Two employes of the Fairfax County school system are incorrectly identified in an article in today's Virginia Weekly. The employes are English teacher Gloria Johnson and school administrator R. Warren Eisenhower.

Gloria Johnson, a Fairfax County English teacher, says she knows the difference between collective bargaining and discussion sessions.

"I'm a former FEA (Fairfax Education Association) president and I worked under the old system of collective bargaining," said Johnson. "I know that what we were doing this fall was not collective bargaining."

Johnson, who headed a teachers' delegation to meetings last year with school officials, is defensive about the sessions county supervisors' Chairman John F. Herrity has called illegal.

Asked to explain the major difference between those meetings and formal negotiations, Johnson replied: "The agreements were not binding and the teachers had no power."

A 1977 decision by the Virginia Supreme Court held that collective bargaining by public employes was illegal. Last year, the general Assembly passed legislation requiring school administrators and teachers to engage in a structured method of communication.

The "communications procedure," as it is being called in Fairfax County, was approved by the school board in September. Under the guidelines, school officials can meet with representatives of the teachers' association to discuss anything affecting public school employes.

The purpose of the meetings, according to the regulations, is ultimately to "reach consensus." Any agreement between the two parties must be forwarded to the superintedent, who then is required to send it on to the school board.

Members of both delegations -- the school staff and the teachers -- say the "communications committee" in Fairfax County met over a period of five months in a small conference room in the school administration building in Fairfax City. Three school officials represented the administration and four Fairfax Education Association members served as emissaries for the teachers.

Initially scheduled once a week, the meetings became almost daily occurrences as the school budget deadline approached, and the talk turned from general working conditions to financial matters.

Committee members say they put themselves "under the gun" to reach agreement on salaries by early December to supply the superintendent with that information before he finalized the proposed school budget released earlier this month.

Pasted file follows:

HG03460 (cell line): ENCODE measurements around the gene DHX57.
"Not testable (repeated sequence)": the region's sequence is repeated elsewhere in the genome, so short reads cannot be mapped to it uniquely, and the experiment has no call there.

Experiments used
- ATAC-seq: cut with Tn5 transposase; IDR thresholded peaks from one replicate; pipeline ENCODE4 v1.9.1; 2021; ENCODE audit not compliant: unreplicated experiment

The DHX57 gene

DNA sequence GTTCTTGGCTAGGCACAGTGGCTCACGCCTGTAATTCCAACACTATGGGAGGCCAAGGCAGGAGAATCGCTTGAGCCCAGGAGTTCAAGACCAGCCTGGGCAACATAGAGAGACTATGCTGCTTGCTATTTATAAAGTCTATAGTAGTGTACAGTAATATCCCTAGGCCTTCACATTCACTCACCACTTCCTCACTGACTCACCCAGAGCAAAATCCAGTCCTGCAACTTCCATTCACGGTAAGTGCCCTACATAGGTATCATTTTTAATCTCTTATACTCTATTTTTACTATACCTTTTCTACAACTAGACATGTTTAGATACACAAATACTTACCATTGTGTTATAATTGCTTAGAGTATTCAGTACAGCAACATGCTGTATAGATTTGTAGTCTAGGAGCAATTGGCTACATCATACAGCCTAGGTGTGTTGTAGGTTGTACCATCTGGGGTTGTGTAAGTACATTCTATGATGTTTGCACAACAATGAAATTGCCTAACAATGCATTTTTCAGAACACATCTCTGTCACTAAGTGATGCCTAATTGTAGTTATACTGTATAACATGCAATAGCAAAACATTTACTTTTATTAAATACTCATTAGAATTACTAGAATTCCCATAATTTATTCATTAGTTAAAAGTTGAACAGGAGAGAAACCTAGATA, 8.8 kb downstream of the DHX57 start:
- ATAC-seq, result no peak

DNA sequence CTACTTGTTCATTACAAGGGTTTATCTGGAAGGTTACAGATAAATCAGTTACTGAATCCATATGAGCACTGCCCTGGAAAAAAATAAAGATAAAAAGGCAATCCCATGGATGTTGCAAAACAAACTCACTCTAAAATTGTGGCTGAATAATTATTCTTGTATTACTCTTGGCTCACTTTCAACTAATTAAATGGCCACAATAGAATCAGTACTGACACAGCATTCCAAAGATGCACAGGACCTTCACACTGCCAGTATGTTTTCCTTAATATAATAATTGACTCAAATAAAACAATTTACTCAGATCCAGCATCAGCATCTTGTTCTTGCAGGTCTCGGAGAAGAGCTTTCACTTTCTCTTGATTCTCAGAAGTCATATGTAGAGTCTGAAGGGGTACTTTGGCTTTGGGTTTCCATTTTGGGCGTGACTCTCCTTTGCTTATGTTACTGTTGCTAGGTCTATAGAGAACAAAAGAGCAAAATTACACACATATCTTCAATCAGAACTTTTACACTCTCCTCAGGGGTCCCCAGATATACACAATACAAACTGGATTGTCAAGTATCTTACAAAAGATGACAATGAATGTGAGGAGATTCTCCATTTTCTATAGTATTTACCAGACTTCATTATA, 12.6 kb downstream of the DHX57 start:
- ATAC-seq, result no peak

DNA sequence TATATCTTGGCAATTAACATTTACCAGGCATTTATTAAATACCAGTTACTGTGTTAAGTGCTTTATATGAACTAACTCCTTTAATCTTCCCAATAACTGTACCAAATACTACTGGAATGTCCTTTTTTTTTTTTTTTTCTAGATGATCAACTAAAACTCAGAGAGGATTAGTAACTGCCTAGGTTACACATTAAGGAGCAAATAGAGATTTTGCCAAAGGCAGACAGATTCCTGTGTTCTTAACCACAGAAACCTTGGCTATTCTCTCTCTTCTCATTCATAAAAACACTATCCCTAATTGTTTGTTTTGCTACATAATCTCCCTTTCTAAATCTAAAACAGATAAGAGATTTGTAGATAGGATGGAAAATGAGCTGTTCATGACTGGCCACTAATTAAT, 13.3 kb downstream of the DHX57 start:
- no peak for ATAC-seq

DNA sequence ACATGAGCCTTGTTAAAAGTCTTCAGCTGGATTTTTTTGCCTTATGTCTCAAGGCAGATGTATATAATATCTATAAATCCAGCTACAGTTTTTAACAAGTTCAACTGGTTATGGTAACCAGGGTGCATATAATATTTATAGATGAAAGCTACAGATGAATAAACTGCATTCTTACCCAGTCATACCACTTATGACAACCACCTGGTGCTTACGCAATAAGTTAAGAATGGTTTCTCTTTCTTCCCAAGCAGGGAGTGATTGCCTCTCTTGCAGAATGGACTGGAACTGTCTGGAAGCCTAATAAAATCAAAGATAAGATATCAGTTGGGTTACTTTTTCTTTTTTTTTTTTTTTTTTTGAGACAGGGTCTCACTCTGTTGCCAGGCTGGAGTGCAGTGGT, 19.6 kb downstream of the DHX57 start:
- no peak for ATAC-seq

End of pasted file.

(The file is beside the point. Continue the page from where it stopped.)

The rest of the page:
While the meetings were designed to be an ongoing process, participants say the discussions, which took place from August to December, were crucial -- and occasionally heated -- because of an emphasis on wages.

"Sometimes we had what I hate to call a stalemate," recalls Johnson. "Well, we ceased discussions on occasion because we were at odds and needed some cooling-off time."

The final meeting of 1979 was held on Dec. 12 and went almost around the clock.An agreement was reached in the early hours of Dec. 13 on a 10.4 percent cost-of-living raise for school employes.

R. Warren Eisenhower, director of Employe Compensation and Benefits, was the administration's chief represenative in the talks. Eisenhower said last week, ". . . there was never any attempt on the part of the school board to collectively bargain."

Eisenhower added that an opinion by state Attorney General Marshall A. Coleman, approving the method of communications, left no doubt in his mind that the discussions were proper.

The agreement is in memo form, addressed to assistant superintendent William J. Burkholder (formerly acting superintendent) and bearing the signatures of Eisenhower and Johnson.

The memorandum reads: "After many months of intense discussion . . . has achieved consensus . . . It is respectfully requested that the items . . . be included in your fiscal 1981 budget and be forwarded to the School Board for its consideration."

Herrity reacted to news of the agreement by publicly chastising the school board for entering into what he termed, "collective bargaining with a labor union." Herrity, however, was unable to find support among his fellow supervisors for a condemnation of the dschool board.

One school board member, Gary Jones, said last week he agreed with Herrity on at least one point. Jones recently distributed a letter to other members of the school board questioning the validity of the final agreement.

Several school board members, however, say they are unsympathetic to Jones, who was appointed to his at-large school board seat by Herrity.

In the meantime, the proposed pay raise has been reduced to 8.65 percent as the result of a countywide salary increase granted last week to all county employes, including teachers.